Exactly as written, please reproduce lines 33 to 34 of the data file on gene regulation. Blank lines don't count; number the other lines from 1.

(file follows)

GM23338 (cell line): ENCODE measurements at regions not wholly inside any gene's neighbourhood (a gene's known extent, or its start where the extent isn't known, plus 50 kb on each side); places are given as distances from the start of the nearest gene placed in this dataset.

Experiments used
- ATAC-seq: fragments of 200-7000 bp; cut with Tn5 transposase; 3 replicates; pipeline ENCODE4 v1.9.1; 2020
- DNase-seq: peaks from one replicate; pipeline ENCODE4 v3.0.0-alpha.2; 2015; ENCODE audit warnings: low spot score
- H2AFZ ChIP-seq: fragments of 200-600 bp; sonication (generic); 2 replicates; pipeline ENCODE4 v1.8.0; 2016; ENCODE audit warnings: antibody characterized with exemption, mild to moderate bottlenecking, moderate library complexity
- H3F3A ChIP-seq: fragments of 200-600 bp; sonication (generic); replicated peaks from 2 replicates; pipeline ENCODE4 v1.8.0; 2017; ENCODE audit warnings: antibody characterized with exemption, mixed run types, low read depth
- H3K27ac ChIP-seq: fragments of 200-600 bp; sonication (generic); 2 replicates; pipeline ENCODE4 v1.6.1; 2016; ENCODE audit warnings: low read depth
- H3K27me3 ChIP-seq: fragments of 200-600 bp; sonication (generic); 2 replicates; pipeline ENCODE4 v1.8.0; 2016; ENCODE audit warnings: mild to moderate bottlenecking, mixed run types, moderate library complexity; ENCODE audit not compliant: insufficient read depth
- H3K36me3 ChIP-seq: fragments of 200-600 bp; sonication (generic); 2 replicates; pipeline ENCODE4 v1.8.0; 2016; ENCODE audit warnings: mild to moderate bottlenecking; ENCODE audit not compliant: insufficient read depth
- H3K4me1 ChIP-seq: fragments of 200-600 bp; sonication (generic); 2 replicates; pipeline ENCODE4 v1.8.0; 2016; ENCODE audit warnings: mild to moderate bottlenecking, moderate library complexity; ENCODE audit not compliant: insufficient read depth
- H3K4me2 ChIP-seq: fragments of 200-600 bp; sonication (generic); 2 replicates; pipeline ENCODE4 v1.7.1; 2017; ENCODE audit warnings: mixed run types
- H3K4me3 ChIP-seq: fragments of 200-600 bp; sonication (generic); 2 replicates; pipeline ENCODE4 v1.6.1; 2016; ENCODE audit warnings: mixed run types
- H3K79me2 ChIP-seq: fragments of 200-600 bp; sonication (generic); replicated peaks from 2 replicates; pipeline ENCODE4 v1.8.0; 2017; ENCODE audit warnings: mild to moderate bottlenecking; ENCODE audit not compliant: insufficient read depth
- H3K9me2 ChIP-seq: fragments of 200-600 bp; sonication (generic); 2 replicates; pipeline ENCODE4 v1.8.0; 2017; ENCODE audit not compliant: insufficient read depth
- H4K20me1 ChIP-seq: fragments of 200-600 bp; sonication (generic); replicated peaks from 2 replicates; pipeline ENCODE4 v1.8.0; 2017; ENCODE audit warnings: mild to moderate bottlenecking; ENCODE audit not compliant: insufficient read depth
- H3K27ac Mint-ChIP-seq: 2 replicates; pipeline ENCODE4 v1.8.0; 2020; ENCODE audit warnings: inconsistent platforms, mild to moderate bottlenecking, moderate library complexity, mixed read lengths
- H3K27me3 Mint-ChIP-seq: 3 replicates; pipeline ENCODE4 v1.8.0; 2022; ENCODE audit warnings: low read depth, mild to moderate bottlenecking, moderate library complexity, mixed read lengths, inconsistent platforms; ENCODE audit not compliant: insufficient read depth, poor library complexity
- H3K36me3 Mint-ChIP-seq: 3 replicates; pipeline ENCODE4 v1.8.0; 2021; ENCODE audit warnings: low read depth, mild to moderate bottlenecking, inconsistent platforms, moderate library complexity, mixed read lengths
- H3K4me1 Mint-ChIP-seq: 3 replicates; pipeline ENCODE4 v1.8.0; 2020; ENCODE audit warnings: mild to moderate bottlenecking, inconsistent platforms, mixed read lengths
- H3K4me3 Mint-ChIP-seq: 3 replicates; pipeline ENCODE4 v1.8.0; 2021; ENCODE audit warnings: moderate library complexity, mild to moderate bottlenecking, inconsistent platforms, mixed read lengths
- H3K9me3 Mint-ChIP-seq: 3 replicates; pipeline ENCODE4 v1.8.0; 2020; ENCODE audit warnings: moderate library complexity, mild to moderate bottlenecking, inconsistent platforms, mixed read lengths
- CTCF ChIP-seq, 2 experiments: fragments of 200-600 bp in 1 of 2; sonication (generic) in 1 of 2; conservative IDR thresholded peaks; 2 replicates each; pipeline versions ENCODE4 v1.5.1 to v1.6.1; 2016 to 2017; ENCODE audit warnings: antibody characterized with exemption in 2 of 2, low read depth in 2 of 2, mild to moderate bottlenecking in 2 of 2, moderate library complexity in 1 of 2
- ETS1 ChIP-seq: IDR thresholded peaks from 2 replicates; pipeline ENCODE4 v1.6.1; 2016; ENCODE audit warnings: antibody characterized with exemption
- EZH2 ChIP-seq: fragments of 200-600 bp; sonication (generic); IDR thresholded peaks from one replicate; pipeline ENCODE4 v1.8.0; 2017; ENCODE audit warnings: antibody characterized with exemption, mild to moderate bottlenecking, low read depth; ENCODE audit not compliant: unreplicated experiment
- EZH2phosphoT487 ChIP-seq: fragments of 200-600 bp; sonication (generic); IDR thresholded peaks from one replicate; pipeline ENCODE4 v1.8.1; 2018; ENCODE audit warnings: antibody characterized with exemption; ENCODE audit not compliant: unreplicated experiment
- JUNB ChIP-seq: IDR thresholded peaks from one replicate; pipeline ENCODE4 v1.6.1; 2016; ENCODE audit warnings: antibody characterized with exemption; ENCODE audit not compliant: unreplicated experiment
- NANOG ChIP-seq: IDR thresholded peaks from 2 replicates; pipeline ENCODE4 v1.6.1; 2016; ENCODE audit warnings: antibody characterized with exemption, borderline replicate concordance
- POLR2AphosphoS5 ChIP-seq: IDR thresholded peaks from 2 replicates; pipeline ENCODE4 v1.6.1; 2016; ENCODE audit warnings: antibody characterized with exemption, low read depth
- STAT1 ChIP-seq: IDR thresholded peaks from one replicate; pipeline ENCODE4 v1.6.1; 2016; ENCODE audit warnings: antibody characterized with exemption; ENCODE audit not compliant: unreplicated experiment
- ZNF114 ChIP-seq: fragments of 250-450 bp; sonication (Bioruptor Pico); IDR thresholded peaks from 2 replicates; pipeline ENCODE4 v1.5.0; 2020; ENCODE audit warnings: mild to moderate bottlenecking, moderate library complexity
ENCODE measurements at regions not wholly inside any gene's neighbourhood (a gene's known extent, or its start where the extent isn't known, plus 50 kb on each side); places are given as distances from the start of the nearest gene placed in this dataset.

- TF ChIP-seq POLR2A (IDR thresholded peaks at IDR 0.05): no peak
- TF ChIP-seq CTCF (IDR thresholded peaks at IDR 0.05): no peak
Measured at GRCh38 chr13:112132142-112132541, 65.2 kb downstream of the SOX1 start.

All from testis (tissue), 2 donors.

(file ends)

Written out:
- TF ChIP-seq CTCF (IDR thresholded peaks at IDR 0.05): no peak
Measured at GRCh38 chr13:112132142-112132541, 65.2 kb downstream of the SOX1 start.